Suitable Sensor to Detect Air Flow in Closed PVC Pipes

I am looking for sensor that is the simplest, cheapest or most reliable to detect air flow inside closed pipe.

So there are 2 pcs air pumps / blowers / aerators (220v 1100 watt each) for fish ponds.
These air blowers are connected with 2" PVC plastic pipes.


I will use:

  • Electron/Photon
  • 2 channel relay 5 volt
  • and also contactor.


Day 1, 3, 5, 7 = Pump A will operate.
Day 2, 4, 6 = Pump B will operate.
So at one time, only 1 pump will operate.

Then there are 2 sensors installed near the output/mouth of air blowers to detect the air flow.
I don’t need to measure the speed/pressure of these air blowers.
I just need to know that air blowers are blowing air (or have air going thru the pipes).
They will have 1-way valve so that we are sure which one of the blowers is malfunctioning.

If sensor A cannot detect any air from air blower A, the Photon/Electron will turn on blower B and also do some notification/email. And same applies for sensor B.

Google told me to use:

  • flex sensor and water flow sensor.
    — expensive and continuous hard blowing air will damage/bend it permanently

  • BMP280 barometric pressure sensor
    — I assume air blowing = increase pressure
    — not sure how to install it inside the PVC pipes so that it won’t obstruct the airway
    — looks suitable but is there any other sensor that I should know?


First thought is the barometric sensor. You wouldn’t install it inside the pipe but rather install a small port onto one pipe with a hose of some sort connected to the sensor. I think there are also pressure sensors that you could thread into a 1/2" NPT fitting (or other size that is available on the sensor). How about this one:

or this

There’s also the idea of using something like this Inline pipe blower. Instead of using it to blow air, you would use it as a generator to sense air movement… then you could use the low voltage live wire to sense if the fan is moving or not.

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Oh wow, that Adafruit MPRLS ported pressure sensor breakout is very nice! That is a very new product so our sellers won’t sell it any time sooner. The shipping fee and tax to Indonesia will kill it.

I am trying to find the pressure transducer from our online marketplace. That inline pipe blower idea is similar to “water flow sensor”, which I fear the moving parts will be broken after 24/7 usage. Also some pressure/energy will be lost, I think.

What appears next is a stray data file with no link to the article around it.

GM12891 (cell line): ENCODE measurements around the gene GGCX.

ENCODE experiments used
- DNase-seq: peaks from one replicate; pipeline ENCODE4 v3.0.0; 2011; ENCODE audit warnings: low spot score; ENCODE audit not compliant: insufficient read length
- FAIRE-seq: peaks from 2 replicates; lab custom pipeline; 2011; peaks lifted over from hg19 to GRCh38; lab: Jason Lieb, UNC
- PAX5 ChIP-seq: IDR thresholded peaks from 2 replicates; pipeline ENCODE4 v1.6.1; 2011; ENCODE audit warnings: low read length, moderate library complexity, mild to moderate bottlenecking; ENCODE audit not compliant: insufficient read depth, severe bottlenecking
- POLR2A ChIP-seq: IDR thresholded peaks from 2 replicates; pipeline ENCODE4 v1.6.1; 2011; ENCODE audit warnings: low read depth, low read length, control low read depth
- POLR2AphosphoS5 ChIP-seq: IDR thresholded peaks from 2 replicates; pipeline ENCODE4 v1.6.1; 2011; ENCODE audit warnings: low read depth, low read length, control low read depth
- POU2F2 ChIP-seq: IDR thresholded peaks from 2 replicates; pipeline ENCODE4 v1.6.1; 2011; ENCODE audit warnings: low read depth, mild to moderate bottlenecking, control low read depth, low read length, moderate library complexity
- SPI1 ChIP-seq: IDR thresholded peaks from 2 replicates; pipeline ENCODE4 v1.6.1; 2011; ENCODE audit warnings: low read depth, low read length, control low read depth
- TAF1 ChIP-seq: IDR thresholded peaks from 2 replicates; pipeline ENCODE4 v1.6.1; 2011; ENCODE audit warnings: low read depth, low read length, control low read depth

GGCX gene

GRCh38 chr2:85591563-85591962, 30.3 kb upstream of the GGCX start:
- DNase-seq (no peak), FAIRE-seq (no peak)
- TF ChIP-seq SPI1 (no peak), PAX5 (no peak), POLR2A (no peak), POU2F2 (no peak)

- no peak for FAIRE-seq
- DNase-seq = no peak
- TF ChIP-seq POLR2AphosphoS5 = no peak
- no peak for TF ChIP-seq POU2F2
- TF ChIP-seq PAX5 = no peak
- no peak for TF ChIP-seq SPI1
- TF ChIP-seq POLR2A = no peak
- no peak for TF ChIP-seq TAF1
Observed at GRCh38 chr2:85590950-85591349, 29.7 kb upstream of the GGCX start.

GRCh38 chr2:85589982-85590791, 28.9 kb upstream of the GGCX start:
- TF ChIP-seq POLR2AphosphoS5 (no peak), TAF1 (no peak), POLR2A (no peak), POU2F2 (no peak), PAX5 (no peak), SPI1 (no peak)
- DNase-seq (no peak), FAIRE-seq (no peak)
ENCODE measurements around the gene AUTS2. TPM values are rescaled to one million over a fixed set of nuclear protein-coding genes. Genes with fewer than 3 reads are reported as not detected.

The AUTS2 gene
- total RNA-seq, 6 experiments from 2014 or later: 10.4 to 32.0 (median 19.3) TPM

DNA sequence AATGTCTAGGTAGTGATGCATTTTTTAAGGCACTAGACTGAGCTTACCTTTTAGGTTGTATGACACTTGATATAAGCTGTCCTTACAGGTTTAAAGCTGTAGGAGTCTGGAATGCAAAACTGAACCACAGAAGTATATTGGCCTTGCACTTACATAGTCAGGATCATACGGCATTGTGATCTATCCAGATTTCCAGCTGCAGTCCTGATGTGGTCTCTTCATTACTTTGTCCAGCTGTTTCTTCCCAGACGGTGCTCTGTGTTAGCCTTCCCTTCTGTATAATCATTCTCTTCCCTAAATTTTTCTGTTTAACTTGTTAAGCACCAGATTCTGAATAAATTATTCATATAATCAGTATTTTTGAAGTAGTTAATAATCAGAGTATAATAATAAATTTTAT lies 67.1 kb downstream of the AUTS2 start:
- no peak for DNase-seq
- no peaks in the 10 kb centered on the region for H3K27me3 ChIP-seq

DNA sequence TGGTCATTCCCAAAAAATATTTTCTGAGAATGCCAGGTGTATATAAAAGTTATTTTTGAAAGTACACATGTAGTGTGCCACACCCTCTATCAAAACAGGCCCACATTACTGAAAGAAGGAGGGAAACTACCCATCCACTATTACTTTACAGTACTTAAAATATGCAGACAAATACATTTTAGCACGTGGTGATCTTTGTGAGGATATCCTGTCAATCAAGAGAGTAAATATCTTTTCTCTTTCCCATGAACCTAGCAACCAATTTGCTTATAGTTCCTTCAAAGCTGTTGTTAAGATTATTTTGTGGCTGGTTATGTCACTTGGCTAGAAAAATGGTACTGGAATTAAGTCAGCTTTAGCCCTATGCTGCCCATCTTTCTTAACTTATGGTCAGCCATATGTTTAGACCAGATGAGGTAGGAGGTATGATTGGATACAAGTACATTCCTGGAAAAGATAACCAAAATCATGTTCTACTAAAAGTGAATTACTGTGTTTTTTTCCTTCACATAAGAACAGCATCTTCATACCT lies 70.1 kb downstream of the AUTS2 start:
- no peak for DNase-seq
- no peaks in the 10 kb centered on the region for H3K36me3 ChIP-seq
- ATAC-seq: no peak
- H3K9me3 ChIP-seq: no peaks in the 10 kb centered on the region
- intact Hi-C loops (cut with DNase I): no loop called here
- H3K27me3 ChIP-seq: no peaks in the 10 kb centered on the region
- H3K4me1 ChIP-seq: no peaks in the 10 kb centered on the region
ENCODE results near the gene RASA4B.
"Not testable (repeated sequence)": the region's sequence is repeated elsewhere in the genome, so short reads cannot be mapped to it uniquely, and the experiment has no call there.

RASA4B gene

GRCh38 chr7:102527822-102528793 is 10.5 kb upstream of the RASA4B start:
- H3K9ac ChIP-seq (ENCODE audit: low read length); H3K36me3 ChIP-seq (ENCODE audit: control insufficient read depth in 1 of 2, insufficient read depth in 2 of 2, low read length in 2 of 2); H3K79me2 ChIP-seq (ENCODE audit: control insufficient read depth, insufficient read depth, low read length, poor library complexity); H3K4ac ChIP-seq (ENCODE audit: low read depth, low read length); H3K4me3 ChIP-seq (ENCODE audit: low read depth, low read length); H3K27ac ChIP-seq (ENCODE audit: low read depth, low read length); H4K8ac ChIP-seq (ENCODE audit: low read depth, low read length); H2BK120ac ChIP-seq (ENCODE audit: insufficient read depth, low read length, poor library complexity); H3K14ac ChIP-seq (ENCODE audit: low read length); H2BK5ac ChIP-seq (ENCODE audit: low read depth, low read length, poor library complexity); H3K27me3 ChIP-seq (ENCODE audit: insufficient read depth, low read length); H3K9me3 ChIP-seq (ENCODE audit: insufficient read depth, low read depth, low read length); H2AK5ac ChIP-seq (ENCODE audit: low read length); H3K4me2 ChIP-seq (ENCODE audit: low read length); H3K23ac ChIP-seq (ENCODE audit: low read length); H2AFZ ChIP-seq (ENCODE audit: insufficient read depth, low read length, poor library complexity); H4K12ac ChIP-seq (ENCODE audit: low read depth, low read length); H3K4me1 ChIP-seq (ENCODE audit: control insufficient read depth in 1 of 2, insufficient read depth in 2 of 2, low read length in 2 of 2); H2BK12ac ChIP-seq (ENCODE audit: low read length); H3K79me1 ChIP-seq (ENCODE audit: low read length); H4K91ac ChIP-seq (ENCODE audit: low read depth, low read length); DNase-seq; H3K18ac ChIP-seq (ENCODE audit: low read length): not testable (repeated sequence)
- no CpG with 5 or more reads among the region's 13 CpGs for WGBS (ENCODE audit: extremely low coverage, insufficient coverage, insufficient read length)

I don’t know the max pressure for your setup but you might find the raw components on aliexpress or similar:

You are correct about the inline fan idea, you will loose a bit of power or flow due to the restriction the fan induces. I don’t know about 24/7 usage but a pressure transducer should have the best longevity because of no moving parts.

@ninjatill You could try using an automotive component - an air mass flow sensor - these will be very robust but require a 12V supply. You should be able to source these locally. I believe they measure the temperature difference as air flows over the sensor.

In the past, I’ve had similar projects .
My suggestions:

Confirm that appropriate check valves are used at the discharge piping for both blowers. That’s important in a duplex system.

You may want to consider measuring the AMPS for each blower (simple split-core CT)

1/4" NPT pressure transducer, you are only looking for a few psi, depending on the submergence depth of the diffusers. Scale up the pressure range if it’s 5V output.

The cheapest (but not the best) way to confirm a blower is running is to measure the temperature of the metal discharge port, and also ambient temperature.

My vote : (2) Check Valves, (2) CT’s and (1) 3.3V pressure sensor past the manifold.

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Measuring AMPS for each blower (simple split core CT) = using this non invasive clamp to detect there is current going into the blower?


Can we always assume that malfunctioning/broken blower will NOT draw any current?
I know it is better to detect air movement in front of the blower mouth.
But it seems there isn’t any simple sensor to detect air movement.

I typically use a CT board like this, for the Electron:

AMPS demonstrate the amount of work being performed by the blower, it’s physically moving many pounds of air and increasing the pressure. During operation (not startup), if AMPS start to increase that means the blower is moving more air - which generally means your piping system has a major leak. The Electron will also notice the drop in operating pressure from the pressure sensor.

If AMPS drop, your diffusers are clogged, somebody closed a valve, etc.

From what I’ve noticed, the typical failure mode for a regenerative blower is a catastrophic failure of the electric motor = 0 AMPS & 0 psi.

You can download the datasheet & pump curve for your specific Blower.
Create a psi verses cfm equation for your Election Code.